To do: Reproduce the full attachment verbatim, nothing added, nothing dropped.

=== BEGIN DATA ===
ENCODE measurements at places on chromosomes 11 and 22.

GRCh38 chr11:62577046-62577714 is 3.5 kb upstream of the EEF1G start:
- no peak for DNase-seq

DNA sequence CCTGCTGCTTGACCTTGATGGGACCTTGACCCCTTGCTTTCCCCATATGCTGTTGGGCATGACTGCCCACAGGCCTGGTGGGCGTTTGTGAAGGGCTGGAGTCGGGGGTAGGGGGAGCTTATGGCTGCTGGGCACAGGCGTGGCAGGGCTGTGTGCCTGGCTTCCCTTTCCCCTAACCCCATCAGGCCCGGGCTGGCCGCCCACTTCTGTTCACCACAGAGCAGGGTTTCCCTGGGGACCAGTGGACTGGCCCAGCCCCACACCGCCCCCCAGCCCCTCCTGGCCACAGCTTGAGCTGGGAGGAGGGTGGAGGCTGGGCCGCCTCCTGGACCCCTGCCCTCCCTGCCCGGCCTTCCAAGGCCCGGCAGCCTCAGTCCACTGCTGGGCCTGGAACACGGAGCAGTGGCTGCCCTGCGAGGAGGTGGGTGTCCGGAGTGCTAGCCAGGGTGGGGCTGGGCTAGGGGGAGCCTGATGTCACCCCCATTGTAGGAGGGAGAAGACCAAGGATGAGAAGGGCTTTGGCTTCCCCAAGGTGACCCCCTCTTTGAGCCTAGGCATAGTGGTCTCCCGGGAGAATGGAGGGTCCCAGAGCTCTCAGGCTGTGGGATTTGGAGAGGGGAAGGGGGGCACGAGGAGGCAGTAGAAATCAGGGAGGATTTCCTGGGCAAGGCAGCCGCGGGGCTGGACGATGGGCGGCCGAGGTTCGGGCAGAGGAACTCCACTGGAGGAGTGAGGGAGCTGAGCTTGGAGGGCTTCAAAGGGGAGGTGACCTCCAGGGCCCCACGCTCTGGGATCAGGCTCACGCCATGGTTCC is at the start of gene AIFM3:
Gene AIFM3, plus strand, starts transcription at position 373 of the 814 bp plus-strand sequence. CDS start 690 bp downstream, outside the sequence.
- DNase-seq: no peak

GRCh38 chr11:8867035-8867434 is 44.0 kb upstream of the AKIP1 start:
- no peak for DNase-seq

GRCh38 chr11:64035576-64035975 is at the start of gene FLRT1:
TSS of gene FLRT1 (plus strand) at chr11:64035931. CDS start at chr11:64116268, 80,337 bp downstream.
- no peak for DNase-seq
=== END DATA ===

ENCODE measurements at places on chromosomes 11 and 22.

GRCh38 chr11:62577046-62577714 is 3.5 kb upstream of the EEF1G start:
- no peak for DNase-seq

DNA sequence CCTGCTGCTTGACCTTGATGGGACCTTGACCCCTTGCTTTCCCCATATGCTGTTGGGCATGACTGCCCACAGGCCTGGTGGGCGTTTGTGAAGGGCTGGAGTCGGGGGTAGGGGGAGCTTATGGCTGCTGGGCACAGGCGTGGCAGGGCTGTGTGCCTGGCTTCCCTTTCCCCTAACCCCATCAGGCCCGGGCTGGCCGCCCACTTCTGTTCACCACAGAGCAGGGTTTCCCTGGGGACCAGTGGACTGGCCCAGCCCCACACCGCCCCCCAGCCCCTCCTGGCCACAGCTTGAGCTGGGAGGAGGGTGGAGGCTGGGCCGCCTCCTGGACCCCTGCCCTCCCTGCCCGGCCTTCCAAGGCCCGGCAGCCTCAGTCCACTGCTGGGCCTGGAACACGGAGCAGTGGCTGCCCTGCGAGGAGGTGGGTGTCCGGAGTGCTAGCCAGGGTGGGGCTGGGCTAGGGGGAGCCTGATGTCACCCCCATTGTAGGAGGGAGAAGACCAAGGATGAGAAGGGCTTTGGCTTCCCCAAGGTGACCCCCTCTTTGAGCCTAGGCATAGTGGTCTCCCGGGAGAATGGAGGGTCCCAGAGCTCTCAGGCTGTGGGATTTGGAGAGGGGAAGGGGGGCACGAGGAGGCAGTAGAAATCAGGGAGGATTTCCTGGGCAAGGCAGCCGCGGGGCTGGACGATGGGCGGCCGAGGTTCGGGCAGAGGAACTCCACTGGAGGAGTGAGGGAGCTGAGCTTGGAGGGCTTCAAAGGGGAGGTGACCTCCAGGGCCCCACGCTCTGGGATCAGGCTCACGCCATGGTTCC is at the start of gene AIFM3:
Gene AIFM3, plus strand, starts transcription at position 373 of the 814 bp plus-strand sequence. CDS start 690 bp downstream, outside the sequence.
- DNase-seq: no peak

GRCh38 chr11:8867035-8867434 is 44.0 kb upstream of the AKIP1 start:
- no peak for DNase-seq

GRCh38 chr11:64035576-64035975 is at the start of gene FLRT1:
TSS of gene FLRT1 (plus strand) at chr11:64035931. CDS start at chr11:64116268, 80,337 bp downstream.
- no peak for DNase-seq